£200m bid to improve transport
The Sheffield City Region Mayor Dan Jarvis and South Yorkshire council leaders have submitted a bid to the Government which could result in over £200 million for transport schemes.
The announcement, made at a meeting of the Sheffield City Region Combined Authority, outlines a proposal to focus on three specific ‘transport corridors’ across South Yorkshire.
Bosses at SCR predict the region could receive anywhere between £180 million to £220 million from the Transforming Cities Fund to spend on things such as railway station improvements, addressing congestion, promoting cycling and making bus services better.
If successful, South Yorkshire council leaders will look to focus on the River Don corridor which stretches from Sheffield city centre to the ongoing Unity development near Stainforth in Doncaster.
Another priority will be the Advanced Manufacturing Innovation District which connects Sheffield and Rotherham with a specific focus on the Waverley area.
The Dearne Valley corridor is the third district, concentrating on settlements and links between Rotherham, Barnsley and Doncaster.
But the funding is not guaranteed – because the devolution agreement still hasn’t been signed off.
Under a fully functional devolution arrangement, Sheffield City Region would have automatically received around £120 million in the first phase of funding.
However, the region is expected to receive a certain pot of cash but the ‘low’ estimate of £180 million isn’t certain.
Officers have detailed proposals for the AMID corridor which connects Sheffield and Rotherham.
A report highlights the Sheffield Parkway and the M1 which is regularly hit with congestion issues and is monitored through an air quality zone.
Transport chiefs have said this has resulted from a ‘lack of effective public transport connections’ to new areas of employment at Waverley.
Documents also highlight congestion around the Inner Ring Road in Sheffield city centre and on radial routes to the west and south of the city where ‘buses are often delayed at peak times’.
The money will be spent on a new station on the tram-train network at Magna along with park and ride facilities; improvements to Darnall railway station; trials of low-emission buses to reduce pollution and identifying routes where public transport is often caught up in traffic jams.
More people would be encouraged to cycle and walk to access ‘employment opportunities in the main urban centre of Sheffield from Kelham/Pitsmoor and Burngreave’ areas.
It is understood 10 areas have been shortlisted which include areas like Nottingham/Derby, Leicestershire, Plymouth, Norwich, Portsmouth and West Yorkshire.
A draft business case will be sent to the Department for Transport later this month and a final business case will be submitted in November, so the schemes can be considered as part of the DfT's overall £1.22bn funding pot.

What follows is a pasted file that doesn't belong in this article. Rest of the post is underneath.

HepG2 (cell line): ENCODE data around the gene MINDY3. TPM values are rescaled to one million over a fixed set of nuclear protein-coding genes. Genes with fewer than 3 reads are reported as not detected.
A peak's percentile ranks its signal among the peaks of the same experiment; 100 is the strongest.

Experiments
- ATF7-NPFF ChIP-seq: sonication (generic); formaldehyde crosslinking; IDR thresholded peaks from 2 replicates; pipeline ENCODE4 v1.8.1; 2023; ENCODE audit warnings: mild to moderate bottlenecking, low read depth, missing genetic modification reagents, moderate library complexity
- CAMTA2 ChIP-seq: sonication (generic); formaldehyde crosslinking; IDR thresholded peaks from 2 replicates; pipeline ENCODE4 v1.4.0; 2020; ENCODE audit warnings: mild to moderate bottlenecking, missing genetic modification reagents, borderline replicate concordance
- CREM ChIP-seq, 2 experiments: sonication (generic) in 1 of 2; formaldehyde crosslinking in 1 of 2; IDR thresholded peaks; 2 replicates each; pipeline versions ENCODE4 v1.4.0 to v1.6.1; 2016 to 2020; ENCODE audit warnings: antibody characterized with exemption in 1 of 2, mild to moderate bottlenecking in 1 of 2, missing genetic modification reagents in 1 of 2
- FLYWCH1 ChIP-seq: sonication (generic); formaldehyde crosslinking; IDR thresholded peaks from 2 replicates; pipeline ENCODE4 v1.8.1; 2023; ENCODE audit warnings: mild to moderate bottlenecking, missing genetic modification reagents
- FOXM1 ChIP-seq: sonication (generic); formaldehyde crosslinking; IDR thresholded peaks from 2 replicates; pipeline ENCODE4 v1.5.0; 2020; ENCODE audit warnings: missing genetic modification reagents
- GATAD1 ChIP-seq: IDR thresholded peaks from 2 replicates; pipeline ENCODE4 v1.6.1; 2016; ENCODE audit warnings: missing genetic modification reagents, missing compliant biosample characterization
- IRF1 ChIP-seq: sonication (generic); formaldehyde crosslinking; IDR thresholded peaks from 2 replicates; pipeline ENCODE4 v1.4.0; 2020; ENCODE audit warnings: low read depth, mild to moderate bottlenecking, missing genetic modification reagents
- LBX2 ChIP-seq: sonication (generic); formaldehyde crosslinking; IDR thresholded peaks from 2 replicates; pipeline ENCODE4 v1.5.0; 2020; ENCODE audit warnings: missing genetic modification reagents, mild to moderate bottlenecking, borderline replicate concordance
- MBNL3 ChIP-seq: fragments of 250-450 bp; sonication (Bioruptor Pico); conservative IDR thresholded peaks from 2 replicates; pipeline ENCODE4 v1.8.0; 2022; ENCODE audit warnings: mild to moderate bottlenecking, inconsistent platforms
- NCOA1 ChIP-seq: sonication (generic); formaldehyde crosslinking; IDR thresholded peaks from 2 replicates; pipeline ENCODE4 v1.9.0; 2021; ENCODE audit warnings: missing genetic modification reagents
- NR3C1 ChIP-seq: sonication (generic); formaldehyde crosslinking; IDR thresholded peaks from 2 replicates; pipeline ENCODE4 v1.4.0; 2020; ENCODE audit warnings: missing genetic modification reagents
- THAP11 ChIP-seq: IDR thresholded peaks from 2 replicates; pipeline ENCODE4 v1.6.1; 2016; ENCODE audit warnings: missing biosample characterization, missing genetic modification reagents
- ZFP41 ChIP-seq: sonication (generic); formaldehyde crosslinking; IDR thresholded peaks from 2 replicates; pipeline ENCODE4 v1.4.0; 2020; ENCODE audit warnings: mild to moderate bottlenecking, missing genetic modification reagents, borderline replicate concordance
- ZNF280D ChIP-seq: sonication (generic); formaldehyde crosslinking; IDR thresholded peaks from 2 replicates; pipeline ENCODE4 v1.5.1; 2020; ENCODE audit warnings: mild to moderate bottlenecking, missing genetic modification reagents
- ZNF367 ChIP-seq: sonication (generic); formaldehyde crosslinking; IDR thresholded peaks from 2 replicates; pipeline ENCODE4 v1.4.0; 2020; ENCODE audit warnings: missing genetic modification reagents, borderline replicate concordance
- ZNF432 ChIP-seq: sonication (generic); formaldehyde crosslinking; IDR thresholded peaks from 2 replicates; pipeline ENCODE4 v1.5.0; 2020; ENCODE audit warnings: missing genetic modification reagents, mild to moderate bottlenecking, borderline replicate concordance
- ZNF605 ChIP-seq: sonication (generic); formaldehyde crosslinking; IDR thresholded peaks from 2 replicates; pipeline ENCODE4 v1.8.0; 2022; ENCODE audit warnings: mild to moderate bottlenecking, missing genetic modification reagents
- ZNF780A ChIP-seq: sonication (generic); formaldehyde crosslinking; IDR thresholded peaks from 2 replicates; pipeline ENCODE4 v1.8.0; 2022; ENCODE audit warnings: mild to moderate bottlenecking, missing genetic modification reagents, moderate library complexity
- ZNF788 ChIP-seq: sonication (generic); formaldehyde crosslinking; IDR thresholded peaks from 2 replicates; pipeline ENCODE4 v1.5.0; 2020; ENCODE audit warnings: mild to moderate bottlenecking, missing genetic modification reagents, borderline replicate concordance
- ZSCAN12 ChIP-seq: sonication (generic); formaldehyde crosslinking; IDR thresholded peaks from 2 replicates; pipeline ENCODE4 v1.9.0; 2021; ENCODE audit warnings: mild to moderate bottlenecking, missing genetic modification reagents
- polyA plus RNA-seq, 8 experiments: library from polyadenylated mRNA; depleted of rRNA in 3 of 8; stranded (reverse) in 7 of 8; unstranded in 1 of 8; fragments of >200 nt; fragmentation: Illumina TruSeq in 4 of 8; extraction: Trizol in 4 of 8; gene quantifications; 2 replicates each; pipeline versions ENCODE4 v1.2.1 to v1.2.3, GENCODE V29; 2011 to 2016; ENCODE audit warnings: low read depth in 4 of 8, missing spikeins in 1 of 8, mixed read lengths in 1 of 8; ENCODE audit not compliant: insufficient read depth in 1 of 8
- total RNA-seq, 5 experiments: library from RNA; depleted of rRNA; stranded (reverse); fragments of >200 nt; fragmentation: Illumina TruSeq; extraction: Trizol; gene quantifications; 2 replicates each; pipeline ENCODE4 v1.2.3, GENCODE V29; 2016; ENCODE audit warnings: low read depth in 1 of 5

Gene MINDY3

The combined authority will be asked to approve the final business case prior to its submission in the winter.
Mayor Jarvis said: “It is critical that we improve the transport system in our region, to create better access to major employment sites, reduce congestion, better integrate different modes of transport and make our transport network fit for the 21st century.
"That's why it's so important that we get this Transforming Cities Fund bid right, and why we've been working closely with partners across South Yorkshire to ensure that our bid has real potential to drive transformational change for our communities.
"Improving our transport links is crucial for growing our economy as we develop a Global Innovation Corridor, linking residents and businesses to our internationally-significant assets in areas such as advanced manufacturing, health and wellbeing, and engineering.
"I now look forward to working with the Department for Transport as we develop our detailed plans.”
Coun Bob Johnson, cabinet member for planning and development at Sheffield Council, said: "These are ambitious proposals that can make a real difference to people’s lives in Sheffield, improving sustainability and tackling climate change and air pollution.
“The fund will drive up productivity through improved connections between urban centres and suburbs. By improving access to work and homes, we will contribute towards addressing air pollution and reduce carbon emissions as well as delivering apprenticeships and improving skills.
“We need to give people the means to make choices about how they travel to work and this is a significant opportunity to invest in the areas that need it most, tackling inequality and ensuring a better quality of life for all.”
Coun Denise Lelliott, Rotherham Council’s cabinet member for jobs and the local economy, said: “I welcome the Mayor’s improvement plan for travel across South Yorkshire. In Rotherham this will include schemes to reduce traffic congestion, improving bus lanes and maximising the benefits of the tram train as well as helping people to move about more easily.”